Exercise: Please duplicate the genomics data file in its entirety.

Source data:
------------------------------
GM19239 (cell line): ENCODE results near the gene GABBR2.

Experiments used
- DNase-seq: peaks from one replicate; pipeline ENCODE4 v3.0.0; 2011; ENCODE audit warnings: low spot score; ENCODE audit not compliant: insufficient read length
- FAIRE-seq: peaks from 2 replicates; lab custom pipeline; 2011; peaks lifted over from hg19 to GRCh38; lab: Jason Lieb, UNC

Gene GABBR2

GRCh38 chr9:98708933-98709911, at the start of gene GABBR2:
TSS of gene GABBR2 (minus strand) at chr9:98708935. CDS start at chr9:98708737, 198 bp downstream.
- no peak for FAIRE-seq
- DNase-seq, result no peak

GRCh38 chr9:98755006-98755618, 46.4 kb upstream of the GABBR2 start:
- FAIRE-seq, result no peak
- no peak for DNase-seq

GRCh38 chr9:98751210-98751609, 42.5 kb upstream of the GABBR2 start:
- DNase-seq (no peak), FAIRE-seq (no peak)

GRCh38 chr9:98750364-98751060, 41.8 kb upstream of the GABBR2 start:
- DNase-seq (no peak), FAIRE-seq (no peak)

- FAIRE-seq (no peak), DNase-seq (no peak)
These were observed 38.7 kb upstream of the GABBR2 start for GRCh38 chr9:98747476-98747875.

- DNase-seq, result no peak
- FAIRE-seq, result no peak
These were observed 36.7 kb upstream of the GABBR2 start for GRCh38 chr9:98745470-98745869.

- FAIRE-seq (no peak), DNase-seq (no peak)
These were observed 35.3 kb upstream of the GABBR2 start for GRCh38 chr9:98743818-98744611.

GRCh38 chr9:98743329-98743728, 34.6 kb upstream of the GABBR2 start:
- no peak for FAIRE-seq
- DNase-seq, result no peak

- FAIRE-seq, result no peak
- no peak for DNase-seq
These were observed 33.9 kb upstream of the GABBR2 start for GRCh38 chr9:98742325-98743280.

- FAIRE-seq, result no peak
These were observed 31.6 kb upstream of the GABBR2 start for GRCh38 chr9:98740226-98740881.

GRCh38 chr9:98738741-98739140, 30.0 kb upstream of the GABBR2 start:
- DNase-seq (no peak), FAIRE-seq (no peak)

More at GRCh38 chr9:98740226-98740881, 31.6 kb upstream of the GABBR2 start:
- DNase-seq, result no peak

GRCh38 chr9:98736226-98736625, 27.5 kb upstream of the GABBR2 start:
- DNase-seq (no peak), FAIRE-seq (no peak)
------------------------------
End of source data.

GM19239 (cell line): ENCODE results near the gene GABBR2.

Experiments used
- DNase-seq: peaks from one replicate; pipeline ENCODE4 v3.0.0; 2011; ENCODE audit warnings: low spot score; ENCODE audit not compliant: insufficient read length
- FAIRE-seq: peaks from 2 replicates; lab custom pipeline; 2011; peaks lifted over from hg19 to GRCh38; lab: Jason Lieb, UNC

Gene GABBR2

GRCh38 chr9:98708933-98709911, at the start of gene GABBR2:
TSS of gene GABBR2 (minus strand) at chr9:98708935. CDS start at chr9:98708737, 198 bp downstream.
- no peak for FAIRE-seq
- DNase-seq, result no peak

GRCh38 chr9:98755006-98755618, 46.4 kb upstream of the GABBR2 start:
- FAIRE-seq, result no peak
- no peak for DNase-seq

GRCh38 chr9:98751210-98751609, 42.5 kb upstream of the GABBR2 start:
- DNase-seq (no peak), FAIRE-seq (no peak)

GRCh38 chr9:98750364-98751060, 41.8 kb upstream of the GABBR2 start:
- DNase-seq (no peak), FAIRE-seq (no peak)

- FAIRE-seq (no peak), DNase-seq (no peak)
These were observed 38.7 kb upstream of the GABBR2 start for GRCh38 chr9:98747476-98747875.

- DNase-seq, result no peak
- FAIRE-seq, result no peak
These were observed 36.7 kb upstream of the GABBR2 start for GRCh38 chr9:98745470-98745869.

- FAIRE-seq (no peak), DNase-seq (no peak)
These were observed 35.3 kb upstream of the GABBR2 start for GRCh38 chr9:98743818-98744611.

GRCh38 chr9:98743329-98743728, 34.6 kb upstream of the GABBR2 start:
- no peak for FAIRE-seq
- DNase-seq, result no peak

- FAIRE-seq, result no peak
- no peak for DNase-seq
These were observed 33.9 kb upstream of the GABBR2 start for GRCh38 chr9:98742325-98743280.

- FAIRE-seq, result no peak
These were observed 31.6 kb upstream of the GABBR2 start for GRCh38 chr9:98740226-98740881.

GRCh38 chr9:98738741-98739140, 30.0 kb upstream of the GABBR2 start:
- DNase-seq (no peak), FAIRE-seq (no peak)

More at GRCh38 chr9:98740226-98740881, 31.6 kb upstream of the GABBR2 start:
- DNase-seq, result no peak

GRCh38 chr9:98736226-98736625, 27.5 kb upstream of the GABBR2 start:
- DNase-seq (no peak), FAIRE-seq (no peak)